The comments bring out the conundrum posed by our data: Sr2+ is more rapidly extracted from the blood in a single passage than K+ and most probably cannot enter its whole volume of distribution; K+ has a higher diffusion coefficient but a lower initial extraction, but then the fraction that has entered the extravascular region in bone is retained about as well as the Sr2+, despite the fact that its immediate volume of distribution is smaller. How can these apparent conflicts be resolved?
Perhaps a better quantitative approach to the problem might be obtained by using complex multiunit capillary-ISF-cell-bone matrix (and surface) models to account for the possible fluxes. The multiunit models of Rose et al. (29) and of Levin et al. (18), however, are probably not wholly suitable; they do account for cellular uptake and return flux but do not account for surface binding with diffusion into and out of a bone matrix. Even so, the main features of the processes for K+ and Sr2+ appear to be at least qualitatively explicable in terms of a capillary-ISF-cell system.
The increased initial extraction of Sr2+ compared with K+ is not explicable on the basis of a tightly limiting capillary barrier, for K+ should have a higher permeability in any passive diffusional permeation process. Therefore, the explanation must be beyond the membrane: if both K+ and Sr2+ had a high permeability so that return flux from the ISF to blood was rapid, the E(t) for Sr2+ would become higher than that for K+ if it is taken up more quickly than K+ at some site in the ISF. Cellular uptake of K+ is usually quite rapid; in the heart, the sarcolemmal exchange constant (PScell) is about 2 ml·g–1·min–1, which is many times higher than the flow in bones. But explaining the observations requires that the rate of unidirectional uptake of Sr2+ be higher than that of K+; and if this is not likely to occur in the cells, then an alternative is adsorption of Sr2+ at superficial sites on bone matrix. This idea has the virtue that surface-binding processes are rapid, more so than membrane transport processes. Of course, these events need not all take place on bone surface; Sr2+, Ca2+, La3+ all bind to cell surfaces on the glycocalyx.
If that explains the more rapid extraction of Sr2+ than of K+, how can the similarity of the washout rates in Figs. 4 and and55 be explained? In general, escape from a cell has a rate constant equal to the permeability-surface area product (PScell) divided by the intracellular volume of distribution (V′cell). The values of the FER (in Table 4) for t = 30–60 min for K+ are about 4 × 10–3/min, whereas for the heart, where the perfusion is about 100-fold higher, the rate at t = 30–60 min observed by Tancredi et al. (31) was only about 15 × 10–3/min, about four times higher in a highly cellular tissue. Thus the FER for K+ is quite compatible with loss from an intracellular capacitance.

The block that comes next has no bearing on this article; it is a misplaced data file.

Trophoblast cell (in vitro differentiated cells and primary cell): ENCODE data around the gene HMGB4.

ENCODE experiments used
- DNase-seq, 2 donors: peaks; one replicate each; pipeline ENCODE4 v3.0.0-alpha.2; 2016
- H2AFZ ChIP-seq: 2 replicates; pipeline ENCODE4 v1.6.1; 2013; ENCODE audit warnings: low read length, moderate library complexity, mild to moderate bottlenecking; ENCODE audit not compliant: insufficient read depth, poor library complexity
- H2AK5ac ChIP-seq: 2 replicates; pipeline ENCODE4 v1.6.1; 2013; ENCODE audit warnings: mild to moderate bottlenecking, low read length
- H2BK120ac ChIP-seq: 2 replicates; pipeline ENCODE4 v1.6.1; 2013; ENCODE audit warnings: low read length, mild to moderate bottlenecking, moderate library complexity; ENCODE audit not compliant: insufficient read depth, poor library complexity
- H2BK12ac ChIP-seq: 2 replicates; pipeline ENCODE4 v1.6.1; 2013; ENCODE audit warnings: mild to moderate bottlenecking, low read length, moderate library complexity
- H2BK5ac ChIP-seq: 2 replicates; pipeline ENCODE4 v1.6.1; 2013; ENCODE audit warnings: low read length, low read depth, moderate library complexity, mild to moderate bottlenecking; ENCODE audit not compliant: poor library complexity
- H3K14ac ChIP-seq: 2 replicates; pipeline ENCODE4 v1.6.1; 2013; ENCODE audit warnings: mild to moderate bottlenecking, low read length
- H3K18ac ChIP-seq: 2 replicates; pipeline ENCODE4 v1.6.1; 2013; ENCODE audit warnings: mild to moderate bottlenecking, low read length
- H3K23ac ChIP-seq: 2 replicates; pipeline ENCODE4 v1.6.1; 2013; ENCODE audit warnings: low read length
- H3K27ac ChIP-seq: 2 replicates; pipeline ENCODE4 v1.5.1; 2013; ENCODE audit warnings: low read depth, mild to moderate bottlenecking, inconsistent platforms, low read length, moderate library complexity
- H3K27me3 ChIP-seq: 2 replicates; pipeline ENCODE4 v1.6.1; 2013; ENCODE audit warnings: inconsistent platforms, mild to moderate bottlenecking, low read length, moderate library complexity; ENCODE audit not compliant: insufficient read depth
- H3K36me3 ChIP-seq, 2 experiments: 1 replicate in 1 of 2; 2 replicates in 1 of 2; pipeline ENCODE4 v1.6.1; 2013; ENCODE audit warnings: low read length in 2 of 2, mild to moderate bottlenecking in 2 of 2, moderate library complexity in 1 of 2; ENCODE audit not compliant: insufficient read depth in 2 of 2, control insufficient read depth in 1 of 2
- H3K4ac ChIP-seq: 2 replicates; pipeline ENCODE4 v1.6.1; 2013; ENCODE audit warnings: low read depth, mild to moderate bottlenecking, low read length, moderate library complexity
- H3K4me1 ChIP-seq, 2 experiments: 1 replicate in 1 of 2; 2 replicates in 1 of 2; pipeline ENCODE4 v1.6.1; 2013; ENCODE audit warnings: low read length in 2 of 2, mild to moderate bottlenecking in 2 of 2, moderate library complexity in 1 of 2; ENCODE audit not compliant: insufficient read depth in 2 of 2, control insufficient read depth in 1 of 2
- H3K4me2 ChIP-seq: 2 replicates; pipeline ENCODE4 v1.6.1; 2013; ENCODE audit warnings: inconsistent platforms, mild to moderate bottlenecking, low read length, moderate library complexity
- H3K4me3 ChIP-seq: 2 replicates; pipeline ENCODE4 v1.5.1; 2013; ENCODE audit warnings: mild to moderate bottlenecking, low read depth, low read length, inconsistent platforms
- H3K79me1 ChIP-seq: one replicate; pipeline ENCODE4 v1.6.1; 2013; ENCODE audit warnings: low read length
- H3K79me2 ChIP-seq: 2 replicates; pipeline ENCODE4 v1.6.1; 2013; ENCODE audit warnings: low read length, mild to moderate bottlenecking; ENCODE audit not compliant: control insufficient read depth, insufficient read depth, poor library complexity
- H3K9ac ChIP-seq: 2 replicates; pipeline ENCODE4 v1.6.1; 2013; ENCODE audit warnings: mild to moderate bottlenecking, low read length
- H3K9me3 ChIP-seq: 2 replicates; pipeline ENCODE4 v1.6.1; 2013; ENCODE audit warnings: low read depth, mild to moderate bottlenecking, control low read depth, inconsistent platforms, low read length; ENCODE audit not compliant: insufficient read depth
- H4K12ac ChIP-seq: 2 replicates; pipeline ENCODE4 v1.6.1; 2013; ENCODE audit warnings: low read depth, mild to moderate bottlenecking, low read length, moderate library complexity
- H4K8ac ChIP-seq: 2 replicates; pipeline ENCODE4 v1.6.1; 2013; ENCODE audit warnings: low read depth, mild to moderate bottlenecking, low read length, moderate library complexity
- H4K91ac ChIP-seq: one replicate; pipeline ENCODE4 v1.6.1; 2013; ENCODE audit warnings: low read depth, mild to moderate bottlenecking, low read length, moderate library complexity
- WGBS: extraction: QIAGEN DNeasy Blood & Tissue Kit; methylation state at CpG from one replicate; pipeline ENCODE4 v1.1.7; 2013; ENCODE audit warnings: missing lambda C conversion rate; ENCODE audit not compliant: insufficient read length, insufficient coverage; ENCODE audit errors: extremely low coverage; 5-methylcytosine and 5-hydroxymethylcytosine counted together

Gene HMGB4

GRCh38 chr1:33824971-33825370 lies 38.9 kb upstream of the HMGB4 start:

One might take this one step further. Because the FER is dominated by PScell/V′cell for K+, PScell can be estimated. Taking the cell space to be about 4% of bone volume (22) and with a K+ concentration of 5 mM in plasma and 150 mM in the available cellular water (80% of the cell), the V′cell for K+ would be 0.8 × 0.04 × (150/5) = 0.96 ml K+ space/ml bone. Then PScell = V′cell × FER = 0.96 × 4 × 10–3 = 3.84 × 10–3 ml·ml bone–1 min−1. This again is compatible with K+ permeabilities in myocardium when one considers the relatively small volume of cells in bone, 4%, as compared with the heart, 80% (26). It should be emphasized that these represent studies in a mature dog.
Making calculations regarding the basis of the efflux for Sr2+ is not as easy, but it is clear from the upward bowing of the Sr2+ in Fig. 4 that the process is different from that for K+. The shape is compatible with release from a surface. The slight increase in steepness with time of the R(t) in Fig. 4 is of the type seen with the transport in an organ dominated by flow but with a very large volume of distribution. This would apply to Sr2+ if the capillary permeability were high and the rate constant for exchange over a large surface area were also very high.
We conclude, therefore, that K+ and Sr2+ are not greatly limited in their exchanges by the capillary barrier in these experiments but that their extravascular retention is by surface adsorption for Sr2+ and cell uptake for K+.
The authors are grateful to Glenn Christensen for his technical assistance and to Rose M. Garmers, Paddy O'Brien, and Karen Connelly for preparation of the manuscript.
This investigation was supported in part by Research Grant AM-15980 from the National Institutes of Health, Public Health Service. Dr. Bassingthwaighte's efforts are supported by National Institutes of Health Grant HL-19139.